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    i also enjoyed hearing stephen hawking "speak" at ga tech a while back. it was the first time it had occurred to me that one could let time have complex values as well as real ones. very exciting to me.

    it always excites to hear a simple idea that i might have thought myself of but didn't.
  5. Nov 3, 2005 #4
    I'm in highschool, so I have only attended two lectures (in a sense it was one) in my life.

    They were by Gerard 'T Hooft at ASU. Me and my friend (who also visits this forum) were the youngest people there O.O. There were college students sitting next to us, and the rest of the people attending the lecture seemed to have been at least in their 40's.
  6. Nov 4, 2005 #5
    I saw Charles Leedham-Green lecture a couple of days ago at a group theory conference/workshop celebrating his 65th birthday at a talk titled "Apologia pro vita sua (defense of ones life)", he was amazing and inspiring. During the other seminars of the workshop, he'd often ask a question and after given a reply he'd stare out the window while he was deep in thought. I was suprised today when the book I was studying was written by him (and was related to his talk, p-groups of maximal class).
    Just like mathwonk said, keep a close eye on the seminar listings at your college. I knew the least out of all the people who attended, but I still signed up for the dinner as well - and got the chance to talk to the head of department, among other people. Get yourself recognized among your department.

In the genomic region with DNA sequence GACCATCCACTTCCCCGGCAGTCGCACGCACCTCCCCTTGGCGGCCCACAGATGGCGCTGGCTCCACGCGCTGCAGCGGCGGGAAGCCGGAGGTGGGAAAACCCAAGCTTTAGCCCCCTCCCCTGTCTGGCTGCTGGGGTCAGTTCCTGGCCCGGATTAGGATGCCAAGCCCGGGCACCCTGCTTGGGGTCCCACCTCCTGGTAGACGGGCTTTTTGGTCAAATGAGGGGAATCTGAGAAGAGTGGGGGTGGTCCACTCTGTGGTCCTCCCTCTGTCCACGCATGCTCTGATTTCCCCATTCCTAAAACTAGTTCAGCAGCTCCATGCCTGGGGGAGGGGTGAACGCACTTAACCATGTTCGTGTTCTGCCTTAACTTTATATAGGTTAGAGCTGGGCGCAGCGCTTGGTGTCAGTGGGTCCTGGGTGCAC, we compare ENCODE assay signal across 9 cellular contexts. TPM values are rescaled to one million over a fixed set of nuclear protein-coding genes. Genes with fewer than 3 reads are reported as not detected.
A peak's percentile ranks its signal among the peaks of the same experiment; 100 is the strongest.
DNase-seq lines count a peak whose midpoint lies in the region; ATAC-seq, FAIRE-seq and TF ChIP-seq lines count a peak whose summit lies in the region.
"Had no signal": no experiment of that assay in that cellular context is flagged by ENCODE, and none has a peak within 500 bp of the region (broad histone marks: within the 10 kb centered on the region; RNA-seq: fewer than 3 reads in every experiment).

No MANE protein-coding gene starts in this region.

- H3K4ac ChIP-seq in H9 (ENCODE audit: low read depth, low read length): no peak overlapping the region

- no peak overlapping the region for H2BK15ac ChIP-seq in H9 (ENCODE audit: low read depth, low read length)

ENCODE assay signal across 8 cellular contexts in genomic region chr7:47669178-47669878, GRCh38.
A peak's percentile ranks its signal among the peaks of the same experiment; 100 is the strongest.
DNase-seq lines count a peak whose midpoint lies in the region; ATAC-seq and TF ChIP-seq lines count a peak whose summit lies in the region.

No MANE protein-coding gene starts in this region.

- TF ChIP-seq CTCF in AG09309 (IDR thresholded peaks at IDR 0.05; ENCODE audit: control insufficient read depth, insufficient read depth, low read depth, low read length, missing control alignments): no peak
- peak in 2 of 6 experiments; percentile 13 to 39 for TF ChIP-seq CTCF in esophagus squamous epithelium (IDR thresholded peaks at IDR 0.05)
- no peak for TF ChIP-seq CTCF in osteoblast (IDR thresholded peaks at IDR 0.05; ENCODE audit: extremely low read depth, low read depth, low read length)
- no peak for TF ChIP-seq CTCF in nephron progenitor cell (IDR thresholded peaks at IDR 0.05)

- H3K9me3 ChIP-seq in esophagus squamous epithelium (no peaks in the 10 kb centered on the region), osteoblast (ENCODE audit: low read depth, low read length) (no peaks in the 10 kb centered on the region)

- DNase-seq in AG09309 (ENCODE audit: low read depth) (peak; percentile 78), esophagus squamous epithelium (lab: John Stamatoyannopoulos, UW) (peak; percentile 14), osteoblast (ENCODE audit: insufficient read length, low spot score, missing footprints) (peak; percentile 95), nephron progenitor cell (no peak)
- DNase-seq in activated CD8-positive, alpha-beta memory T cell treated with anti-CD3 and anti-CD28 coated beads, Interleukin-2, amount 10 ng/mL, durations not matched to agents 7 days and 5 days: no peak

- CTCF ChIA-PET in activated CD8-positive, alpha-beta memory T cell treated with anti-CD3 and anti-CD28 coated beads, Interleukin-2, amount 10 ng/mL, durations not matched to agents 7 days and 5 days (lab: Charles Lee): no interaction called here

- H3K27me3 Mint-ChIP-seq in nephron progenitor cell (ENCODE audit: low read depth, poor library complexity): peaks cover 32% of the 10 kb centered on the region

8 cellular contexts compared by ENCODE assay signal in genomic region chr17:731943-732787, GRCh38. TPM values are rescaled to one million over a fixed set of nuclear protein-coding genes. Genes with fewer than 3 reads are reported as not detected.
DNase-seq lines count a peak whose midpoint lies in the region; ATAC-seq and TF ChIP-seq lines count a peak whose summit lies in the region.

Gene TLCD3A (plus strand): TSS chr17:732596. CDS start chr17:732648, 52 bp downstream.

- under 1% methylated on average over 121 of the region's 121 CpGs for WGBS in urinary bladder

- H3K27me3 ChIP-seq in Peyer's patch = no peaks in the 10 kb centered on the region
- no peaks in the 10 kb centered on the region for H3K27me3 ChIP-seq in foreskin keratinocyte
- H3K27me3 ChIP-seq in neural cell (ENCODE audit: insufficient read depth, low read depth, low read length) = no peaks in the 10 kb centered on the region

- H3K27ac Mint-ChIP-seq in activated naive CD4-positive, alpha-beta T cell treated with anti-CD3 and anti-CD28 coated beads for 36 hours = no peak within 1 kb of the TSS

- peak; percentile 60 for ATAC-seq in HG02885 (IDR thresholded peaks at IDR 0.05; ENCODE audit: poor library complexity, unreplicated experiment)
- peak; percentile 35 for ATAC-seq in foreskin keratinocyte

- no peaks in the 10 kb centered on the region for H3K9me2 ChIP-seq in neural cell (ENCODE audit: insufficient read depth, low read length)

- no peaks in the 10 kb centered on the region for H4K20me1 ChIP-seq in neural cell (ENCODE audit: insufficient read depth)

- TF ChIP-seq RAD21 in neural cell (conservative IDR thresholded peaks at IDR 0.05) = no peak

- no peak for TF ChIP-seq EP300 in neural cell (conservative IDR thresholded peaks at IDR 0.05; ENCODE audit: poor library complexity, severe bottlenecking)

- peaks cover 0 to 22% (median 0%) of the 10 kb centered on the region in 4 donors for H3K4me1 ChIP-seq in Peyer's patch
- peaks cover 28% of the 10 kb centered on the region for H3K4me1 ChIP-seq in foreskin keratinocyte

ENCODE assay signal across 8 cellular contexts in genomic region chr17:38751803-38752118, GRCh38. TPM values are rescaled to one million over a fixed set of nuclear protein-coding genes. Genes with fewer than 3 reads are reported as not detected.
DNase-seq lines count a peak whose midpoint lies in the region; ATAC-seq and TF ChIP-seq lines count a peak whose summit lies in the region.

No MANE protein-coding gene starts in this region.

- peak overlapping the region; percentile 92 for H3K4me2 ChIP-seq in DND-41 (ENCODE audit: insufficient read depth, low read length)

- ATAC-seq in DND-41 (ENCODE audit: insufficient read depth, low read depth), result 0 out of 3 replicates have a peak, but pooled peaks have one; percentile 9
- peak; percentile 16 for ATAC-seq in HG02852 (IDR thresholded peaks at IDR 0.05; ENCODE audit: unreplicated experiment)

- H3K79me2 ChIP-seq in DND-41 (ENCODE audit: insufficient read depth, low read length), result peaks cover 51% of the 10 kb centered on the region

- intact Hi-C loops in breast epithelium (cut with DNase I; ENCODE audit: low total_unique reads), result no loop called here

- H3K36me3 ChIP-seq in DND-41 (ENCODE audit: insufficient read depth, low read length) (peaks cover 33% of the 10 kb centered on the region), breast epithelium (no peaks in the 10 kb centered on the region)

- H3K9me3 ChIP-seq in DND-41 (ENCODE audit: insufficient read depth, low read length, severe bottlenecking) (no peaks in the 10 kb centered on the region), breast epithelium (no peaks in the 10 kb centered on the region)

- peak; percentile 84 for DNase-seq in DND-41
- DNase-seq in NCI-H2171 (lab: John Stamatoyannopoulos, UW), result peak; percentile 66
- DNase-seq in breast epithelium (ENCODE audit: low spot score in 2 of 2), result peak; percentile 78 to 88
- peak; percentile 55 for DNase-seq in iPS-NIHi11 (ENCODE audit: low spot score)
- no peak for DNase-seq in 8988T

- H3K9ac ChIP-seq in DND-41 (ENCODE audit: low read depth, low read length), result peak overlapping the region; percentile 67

Gah, sorry, im not good with writing posts. Have had this open for a good 2 hours while doing something else. Will write some more later maybe. :confused:
  7. Nov 5, 2005 #6
    I attended a talk given by a guy from Seagate. He talked about the new way the company was doing to manufacture hard drives. I didn't know what he was talking about at all.
  8. Nov 5, 2005 #7


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    I attended a talk by Walter Greiner. It was the "Einstein Lecture" meant for a general audience, but I guess he didnt know that so his talk was highly technical and I didnt understand a word. Neither did most people in the audience. After a full fleged mathematical presentation of his work on antimatter, a kid got up and asked him "What is a quark?".
  9. Nov 6, 2005 #8


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    that kid will go far. I suspect that a lot of serre's audience did not enjoy his talk as much as i did, since it drew on about everything I have learned in my 40 year math career.

    but so what? I have also gone to many talks that did not do much for me, if I can say this one was the most enjoyable I have heard in 40 years.

    keep going, you will hit some that are perfect and some that are way out of sight. one of my colleagues advises ghis students to take something to work on when they get lost.

    i prefer to suggest you listen on "another level". i.e. try to guess where he is going, or why he/she might be using the approach he is. recall the original question and rerflect on what techniques are being used - is calculus being used to study number theory? if so, make a not to find out later how that works.